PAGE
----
I was, you know, OLD, when I went to seminary. I was fifty-four years old. And so I went with one objective in mind: ordination to the ministry of word and sacrament. I was no longer "exploring possibilities." I had spent a long, long time listening to God, most recently in that year, two years previous, of the Spiritual Exercises, and I was focused and determined.
(When I had begun the Spiritual Exercises in September, I had told my spiritual director, a then-75-year-old-Jesuit, that I had been considering that I might be called to ministry in my own church, but that that was clearly a ridiculous idea, since I was already in my fifties and well into my second career. There was, I announced, no reason for us to discuss such an absurd topic. He nodded and proceeded to listen to me ramble my way through my prayer life, such as it was. In the middle of that year, in the middle of winter, in the middle of the long period in the Exercises in which one plunges deeply into the life of Jesus through day after day after day of imaginative prayer, I walked into my director's office one morning and announced, "I'm going to seminary!" He looked up and said, "Well -- get going!")
I had, of course, no idea what I was doing.
There were a lot of difficult aspects to the first year of seminary. Some time ago, I discovered a small journal I had been required to keep, and I was surprised by how frustrated and sad I had been.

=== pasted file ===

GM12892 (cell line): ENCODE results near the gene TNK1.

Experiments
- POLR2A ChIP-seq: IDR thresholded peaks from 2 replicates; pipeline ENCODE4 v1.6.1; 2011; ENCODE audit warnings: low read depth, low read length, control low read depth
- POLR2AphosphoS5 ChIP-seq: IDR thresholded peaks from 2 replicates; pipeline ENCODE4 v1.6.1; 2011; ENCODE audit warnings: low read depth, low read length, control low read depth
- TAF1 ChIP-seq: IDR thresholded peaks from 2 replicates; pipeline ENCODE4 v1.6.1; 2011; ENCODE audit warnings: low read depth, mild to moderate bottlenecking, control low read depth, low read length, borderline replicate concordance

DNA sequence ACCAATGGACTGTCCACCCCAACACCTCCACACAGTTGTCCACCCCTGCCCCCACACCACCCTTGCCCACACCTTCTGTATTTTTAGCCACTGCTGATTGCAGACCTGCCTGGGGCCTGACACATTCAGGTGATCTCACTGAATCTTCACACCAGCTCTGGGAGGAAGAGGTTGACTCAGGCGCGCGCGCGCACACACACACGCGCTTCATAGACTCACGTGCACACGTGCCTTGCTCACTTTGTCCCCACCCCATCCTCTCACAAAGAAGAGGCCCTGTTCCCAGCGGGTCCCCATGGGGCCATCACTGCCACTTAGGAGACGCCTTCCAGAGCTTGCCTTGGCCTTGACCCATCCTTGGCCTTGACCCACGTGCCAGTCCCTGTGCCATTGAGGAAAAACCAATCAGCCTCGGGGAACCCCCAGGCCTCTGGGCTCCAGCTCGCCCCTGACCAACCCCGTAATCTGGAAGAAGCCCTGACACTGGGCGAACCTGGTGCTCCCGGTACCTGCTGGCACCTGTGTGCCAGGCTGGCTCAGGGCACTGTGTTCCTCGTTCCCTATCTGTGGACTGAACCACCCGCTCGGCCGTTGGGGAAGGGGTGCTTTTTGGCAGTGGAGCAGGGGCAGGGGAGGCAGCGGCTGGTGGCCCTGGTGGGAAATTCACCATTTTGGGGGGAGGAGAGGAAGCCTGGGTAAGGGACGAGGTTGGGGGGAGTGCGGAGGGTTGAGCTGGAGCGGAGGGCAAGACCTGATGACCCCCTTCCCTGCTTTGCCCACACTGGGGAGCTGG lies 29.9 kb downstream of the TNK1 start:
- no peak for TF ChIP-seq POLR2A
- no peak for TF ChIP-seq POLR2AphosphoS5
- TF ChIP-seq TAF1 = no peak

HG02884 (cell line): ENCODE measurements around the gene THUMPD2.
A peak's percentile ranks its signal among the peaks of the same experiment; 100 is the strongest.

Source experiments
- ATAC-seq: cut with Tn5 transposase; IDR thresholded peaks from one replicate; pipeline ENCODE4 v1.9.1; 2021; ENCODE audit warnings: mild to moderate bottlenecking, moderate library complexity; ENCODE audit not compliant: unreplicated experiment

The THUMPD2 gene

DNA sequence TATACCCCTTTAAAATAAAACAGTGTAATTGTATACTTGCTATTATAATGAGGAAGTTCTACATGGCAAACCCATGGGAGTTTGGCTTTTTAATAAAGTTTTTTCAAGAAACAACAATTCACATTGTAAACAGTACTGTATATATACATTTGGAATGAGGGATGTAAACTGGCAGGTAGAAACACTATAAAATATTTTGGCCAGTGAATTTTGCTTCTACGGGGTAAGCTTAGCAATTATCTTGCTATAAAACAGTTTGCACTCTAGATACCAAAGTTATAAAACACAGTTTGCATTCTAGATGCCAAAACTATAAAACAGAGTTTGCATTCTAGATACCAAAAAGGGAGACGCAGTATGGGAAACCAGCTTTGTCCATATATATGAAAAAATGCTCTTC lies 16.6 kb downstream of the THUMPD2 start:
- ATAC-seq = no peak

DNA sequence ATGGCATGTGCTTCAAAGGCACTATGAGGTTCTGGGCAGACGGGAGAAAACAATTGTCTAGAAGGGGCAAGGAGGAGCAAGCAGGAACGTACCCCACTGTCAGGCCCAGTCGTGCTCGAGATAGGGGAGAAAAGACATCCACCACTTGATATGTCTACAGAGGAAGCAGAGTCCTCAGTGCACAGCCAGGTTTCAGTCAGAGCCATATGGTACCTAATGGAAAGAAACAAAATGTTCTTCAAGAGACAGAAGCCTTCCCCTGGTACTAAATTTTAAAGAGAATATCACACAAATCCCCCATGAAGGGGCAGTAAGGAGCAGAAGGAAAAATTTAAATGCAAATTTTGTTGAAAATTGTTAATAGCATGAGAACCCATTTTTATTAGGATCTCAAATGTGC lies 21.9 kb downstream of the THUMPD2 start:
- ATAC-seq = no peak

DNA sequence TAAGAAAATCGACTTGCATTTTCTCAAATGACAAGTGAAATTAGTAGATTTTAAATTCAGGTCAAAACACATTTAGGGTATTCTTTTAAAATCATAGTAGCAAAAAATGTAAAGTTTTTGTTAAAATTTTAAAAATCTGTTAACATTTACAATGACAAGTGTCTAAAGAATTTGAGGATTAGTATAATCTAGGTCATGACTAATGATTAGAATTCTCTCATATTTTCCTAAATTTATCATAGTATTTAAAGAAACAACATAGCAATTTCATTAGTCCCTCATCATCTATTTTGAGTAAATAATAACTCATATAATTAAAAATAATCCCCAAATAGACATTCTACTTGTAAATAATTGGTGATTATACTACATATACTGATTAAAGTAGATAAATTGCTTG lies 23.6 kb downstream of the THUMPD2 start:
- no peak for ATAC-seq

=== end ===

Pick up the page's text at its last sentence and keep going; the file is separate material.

It was difficult to find my footing in a place in which so many of the students seemed to be young and enthusiastic evangelicals, formed by youth ministry and college mission trip experiences, and in which the more charismatic members of the faculty catered to precisely that group. I didn't know what to make of any of them, students or faculty.
It was difficult to reorient my days to lunch. I have long been inclined to eat lunch in solitude, withdrawing from the world swirling around me, but in a school of so many commuters, it immediately became evident that if I were going to make friends, lunch would be the place.
It was difficult to be the new girl in town and at the bottom of the totem pole. We've lived in our city for over thirty-five years; I was in a little bit of a state of shock the first afternoon as I looked around the dining room and realized that I knew no one. I was accustomed to being a professional in the workplace, as an attorney, a college instructor, and a teacher, and a leader in the local church; suddenly I was expected to call professors "Dr." and no one had the slightest interest in anything that I brought to the academic table.
My weekly theological conclusions, Monday to Thursday, ran something like this: Hmmm, if this is what it's about, then: I'm not Presbyterian. I'm not Protestant. I'm not Christian. I'm not a person who believes in God. Then I would return to my home church over the week-end and breathe a sigh of relief to discover that I was, indeed, all of those things.
Gradually, I figured it out. I made a few good friends, of all ages. I got involved in the Peace and Justice Fellowship. Some of my classes, even those huge lectures, were absorbing. (Some most definitely were not. And Greek was unmitigated misery.) I had fun at lunchtime. I was totally invigorated by my new life, leapt into my clinical pastoral education at The Cleveland Clinic within a few days of my last exam, and could hardly wait to get back to school.
And then Josh died.